PARIS (Reuters) - France’s top court ruled on Friday it was possible to strip the nationality of a Franco-Moroccan man naturalized as French who was convicted on terrorism charges, paving the way for more dual nationality jihadists to lose their passports.
While Britain last year unveiled powers to strip suspected Islamist militants of their passports temporarily, France has so far stopped short of using the measure systematically even though hundreds of jihadists are joining Islamist groups in Iraq and Syria.
The move comes after President Francois Hollande’s Socialist government unveiled a raft of new security measures weeks after two attacks in Paris by Islamist militants which killed 17 people and the three attackers.
“We should not, in any case, deprive ourselves of lawful means to ensure our values are respected,” Prime Minister Manuel Valls told journalists near Paris.
Interior Minister Bernard Cazeneuve said in a statement: “the government will continue to take the decision to strip (nationality) whenever legal conditions are appropriate.”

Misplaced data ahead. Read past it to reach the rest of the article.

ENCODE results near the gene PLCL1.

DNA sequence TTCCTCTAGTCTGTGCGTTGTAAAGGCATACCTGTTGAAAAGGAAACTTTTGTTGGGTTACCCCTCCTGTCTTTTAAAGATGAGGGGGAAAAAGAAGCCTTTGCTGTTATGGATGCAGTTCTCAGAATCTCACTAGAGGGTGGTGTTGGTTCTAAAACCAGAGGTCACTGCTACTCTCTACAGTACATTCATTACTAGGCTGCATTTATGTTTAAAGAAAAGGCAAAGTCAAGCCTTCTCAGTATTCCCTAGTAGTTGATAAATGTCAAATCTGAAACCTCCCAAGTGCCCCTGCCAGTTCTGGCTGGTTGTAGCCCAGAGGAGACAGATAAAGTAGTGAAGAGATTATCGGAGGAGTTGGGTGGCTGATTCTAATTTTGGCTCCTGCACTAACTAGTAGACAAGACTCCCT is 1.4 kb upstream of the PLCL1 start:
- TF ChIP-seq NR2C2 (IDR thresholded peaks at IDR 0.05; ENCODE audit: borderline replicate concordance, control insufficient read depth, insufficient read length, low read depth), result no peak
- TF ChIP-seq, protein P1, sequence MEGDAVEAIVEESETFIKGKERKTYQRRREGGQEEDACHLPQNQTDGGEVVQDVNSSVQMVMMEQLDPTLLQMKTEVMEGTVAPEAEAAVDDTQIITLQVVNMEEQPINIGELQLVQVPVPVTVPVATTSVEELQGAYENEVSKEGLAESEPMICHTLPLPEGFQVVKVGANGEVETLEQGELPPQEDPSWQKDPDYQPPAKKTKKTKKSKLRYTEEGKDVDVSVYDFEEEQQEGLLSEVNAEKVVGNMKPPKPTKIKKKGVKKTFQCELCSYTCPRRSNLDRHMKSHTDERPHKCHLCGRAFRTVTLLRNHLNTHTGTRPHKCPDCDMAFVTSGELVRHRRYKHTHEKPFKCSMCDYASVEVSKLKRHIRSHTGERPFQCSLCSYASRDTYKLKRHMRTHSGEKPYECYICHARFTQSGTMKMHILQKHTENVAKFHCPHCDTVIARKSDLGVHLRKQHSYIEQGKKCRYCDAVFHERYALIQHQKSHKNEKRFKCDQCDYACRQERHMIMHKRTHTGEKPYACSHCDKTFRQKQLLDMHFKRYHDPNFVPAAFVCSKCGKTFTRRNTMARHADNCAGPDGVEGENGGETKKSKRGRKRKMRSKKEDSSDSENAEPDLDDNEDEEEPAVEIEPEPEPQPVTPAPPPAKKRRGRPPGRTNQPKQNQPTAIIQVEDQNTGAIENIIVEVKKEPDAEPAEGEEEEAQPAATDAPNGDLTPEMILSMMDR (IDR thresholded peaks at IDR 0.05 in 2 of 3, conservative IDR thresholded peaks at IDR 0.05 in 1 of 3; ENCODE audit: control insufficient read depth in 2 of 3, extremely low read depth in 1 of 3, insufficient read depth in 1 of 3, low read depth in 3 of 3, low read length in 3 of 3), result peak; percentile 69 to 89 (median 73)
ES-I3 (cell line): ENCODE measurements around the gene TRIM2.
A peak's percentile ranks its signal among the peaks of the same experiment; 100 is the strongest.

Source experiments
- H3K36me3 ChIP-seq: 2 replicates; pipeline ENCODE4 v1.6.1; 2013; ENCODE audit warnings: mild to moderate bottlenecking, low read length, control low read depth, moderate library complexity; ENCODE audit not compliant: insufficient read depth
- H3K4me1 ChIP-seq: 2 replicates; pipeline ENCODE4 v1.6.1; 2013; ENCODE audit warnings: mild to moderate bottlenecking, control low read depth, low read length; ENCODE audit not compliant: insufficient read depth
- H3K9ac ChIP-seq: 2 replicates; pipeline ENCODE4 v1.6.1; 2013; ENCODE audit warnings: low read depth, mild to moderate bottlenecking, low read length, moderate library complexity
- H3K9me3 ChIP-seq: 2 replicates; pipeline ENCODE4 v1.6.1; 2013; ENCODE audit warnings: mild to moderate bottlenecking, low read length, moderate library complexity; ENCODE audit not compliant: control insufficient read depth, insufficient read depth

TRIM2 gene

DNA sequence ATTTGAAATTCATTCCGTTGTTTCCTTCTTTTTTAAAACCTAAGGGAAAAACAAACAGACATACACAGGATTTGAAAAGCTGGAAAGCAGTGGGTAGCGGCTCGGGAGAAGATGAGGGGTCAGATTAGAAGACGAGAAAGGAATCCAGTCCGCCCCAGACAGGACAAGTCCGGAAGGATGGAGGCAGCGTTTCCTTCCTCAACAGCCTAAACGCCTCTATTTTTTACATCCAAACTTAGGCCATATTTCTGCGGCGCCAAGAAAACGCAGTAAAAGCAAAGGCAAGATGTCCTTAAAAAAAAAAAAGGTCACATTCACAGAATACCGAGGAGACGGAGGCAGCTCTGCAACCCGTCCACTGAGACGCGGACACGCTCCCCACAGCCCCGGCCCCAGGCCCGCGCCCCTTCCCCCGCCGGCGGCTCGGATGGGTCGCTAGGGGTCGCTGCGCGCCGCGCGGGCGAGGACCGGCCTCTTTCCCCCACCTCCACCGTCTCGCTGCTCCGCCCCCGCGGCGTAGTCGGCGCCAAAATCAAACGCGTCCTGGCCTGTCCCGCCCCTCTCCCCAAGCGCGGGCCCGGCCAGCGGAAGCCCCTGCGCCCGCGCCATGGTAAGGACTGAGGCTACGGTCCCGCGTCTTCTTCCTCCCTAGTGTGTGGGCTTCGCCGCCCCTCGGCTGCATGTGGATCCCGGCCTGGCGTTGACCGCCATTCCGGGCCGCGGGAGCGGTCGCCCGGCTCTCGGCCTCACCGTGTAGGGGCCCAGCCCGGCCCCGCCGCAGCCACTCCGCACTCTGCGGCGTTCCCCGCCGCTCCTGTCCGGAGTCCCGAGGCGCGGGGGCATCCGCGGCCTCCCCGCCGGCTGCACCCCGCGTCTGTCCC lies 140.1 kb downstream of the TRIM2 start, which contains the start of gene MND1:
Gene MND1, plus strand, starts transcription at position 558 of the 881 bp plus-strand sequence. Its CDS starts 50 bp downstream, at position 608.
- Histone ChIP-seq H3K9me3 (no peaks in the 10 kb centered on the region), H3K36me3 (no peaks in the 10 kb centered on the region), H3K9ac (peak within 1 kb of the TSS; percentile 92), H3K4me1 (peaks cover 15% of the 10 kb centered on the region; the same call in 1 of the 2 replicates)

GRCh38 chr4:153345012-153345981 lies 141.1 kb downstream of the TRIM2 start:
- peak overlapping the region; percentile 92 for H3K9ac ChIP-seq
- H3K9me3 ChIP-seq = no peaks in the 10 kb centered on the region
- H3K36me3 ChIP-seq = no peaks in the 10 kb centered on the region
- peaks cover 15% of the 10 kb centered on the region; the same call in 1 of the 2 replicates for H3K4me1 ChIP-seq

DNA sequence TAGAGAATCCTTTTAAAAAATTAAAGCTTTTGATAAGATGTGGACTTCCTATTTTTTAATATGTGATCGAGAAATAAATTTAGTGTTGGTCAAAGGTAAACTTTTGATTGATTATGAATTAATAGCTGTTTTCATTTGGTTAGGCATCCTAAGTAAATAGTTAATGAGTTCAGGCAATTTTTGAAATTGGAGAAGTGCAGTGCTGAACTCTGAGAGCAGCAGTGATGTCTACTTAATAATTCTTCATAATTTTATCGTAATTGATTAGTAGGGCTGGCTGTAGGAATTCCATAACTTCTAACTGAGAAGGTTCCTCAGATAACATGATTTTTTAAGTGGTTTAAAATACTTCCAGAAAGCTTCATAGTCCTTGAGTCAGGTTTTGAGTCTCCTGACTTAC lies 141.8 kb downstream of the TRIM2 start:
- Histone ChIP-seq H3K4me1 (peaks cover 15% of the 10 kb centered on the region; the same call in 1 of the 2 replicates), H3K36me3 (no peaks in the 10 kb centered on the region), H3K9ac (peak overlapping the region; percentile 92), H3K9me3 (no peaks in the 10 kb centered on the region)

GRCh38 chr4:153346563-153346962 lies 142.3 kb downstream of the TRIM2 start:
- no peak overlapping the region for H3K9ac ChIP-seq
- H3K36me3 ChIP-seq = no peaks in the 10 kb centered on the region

Franco-Moroccan Ahmed Sahnouni el-Yaacoubi, naturalized in 2003, had appealed to the Constitutional Court to reverse a decision to strip him of his nationality when he was convicted in 2013 for conspiracy to commit terrorist acts.
While the Civil law code dictates that a naturalized person can be stripped of their French passport if convicted on terrorism charges, the measure has only been used on eight occasions since 1998, according to a lawmaker.
El-Yaacoubi’s lawyer argued that removing his French passport violated human rights because it set him apart from native-born citizens.
“The Constitutional Court noted that people having acquired French nationality and those to whom French nationality was given at birth are in the same situation, but that the difference in treatment, which was created to fight terrorism, does not violate the principle of equality,” the court wrote in a statement.
Nurettin Meseci, el-Yaacoubi’s lawyer, criticized a decision he said was taken in an “emotional context” which was unfavorable to his client.
Proceedings will be undertaken to have el-Yaacoubi, found guilty of recruiting jihadists online, notably to fight in Afghanistan, deported to Morocco. But given that judicial cooperation between France and Morocco has been suspended since Feb., 2014, they could drag.
Reporting By Chine Labbe; Writing by Nicholas Vinocur; Editing by Andrew Callus